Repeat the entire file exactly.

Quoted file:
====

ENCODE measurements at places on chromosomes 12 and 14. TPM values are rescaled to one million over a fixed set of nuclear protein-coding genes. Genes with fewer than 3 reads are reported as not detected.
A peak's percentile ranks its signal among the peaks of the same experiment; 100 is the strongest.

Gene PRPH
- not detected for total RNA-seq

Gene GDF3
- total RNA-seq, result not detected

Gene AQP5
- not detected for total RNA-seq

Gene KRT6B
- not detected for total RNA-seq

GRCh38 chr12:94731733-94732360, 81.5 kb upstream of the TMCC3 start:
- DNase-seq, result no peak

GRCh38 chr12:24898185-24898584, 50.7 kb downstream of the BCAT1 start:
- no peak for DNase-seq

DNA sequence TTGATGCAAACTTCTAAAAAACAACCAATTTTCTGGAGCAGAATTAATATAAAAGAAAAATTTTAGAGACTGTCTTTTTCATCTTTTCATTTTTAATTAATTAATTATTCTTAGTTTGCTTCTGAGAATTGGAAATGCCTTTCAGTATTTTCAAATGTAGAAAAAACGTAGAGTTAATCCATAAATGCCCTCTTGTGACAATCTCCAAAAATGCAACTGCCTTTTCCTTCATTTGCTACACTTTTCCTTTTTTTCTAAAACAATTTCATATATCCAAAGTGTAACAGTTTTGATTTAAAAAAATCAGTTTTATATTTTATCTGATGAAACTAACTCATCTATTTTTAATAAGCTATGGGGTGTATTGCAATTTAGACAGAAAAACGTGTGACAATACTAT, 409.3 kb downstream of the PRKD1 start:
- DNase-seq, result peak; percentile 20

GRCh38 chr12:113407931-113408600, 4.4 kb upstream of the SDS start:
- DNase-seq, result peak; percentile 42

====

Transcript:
ENCODE measurements at places on chromosomes 12 and 14. TPM values are rescaled to one million over a fixed set of nuclear protein-coding genes. Genes with fewer than 3 reads are reported as not detected.
A peak's percentile ranks its signal among the peaks of the same experiment; 100 is the strongest.

Gene PRPH
- not detected for total RNA-seq

Gene GDF3
- total RNA-seq, result not detected

Gene AQP5
- not detected for total RNA-seq

Gene KRT6B
- not detected for total RNA-seq

GRCh38 chr12:94731733-94732360, 81.5 kb upstream of the TMCC3 start:
- DNase-seq, result no peak

GRCh38 chr12:24898185-24898584, 50.7 kb downstream of the BCAT1 start:
- no peak for DNase-seq

DNA sequence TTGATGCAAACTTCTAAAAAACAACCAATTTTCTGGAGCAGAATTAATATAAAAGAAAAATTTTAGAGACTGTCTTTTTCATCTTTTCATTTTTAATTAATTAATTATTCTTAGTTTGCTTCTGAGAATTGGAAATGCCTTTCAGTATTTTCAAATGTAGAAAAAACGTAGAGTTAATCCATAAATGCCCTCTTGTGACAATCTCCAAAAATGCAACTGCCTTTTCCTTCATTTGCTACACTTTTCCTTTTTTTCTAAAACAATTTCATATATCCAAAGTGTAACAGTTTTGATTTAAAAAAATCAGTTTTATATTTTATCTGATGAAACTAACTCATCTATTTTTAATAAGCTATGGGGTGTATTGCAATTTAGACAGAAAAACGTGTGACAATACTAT, 409.3 kb downstream of the PRKD1 start:
- DNase-seq, result peak; percentile 20

GRCh38 chr12:113407931-113408600, 4.4 kb upstream of the SDS start:
- DNase-seq, result peak; percentile 42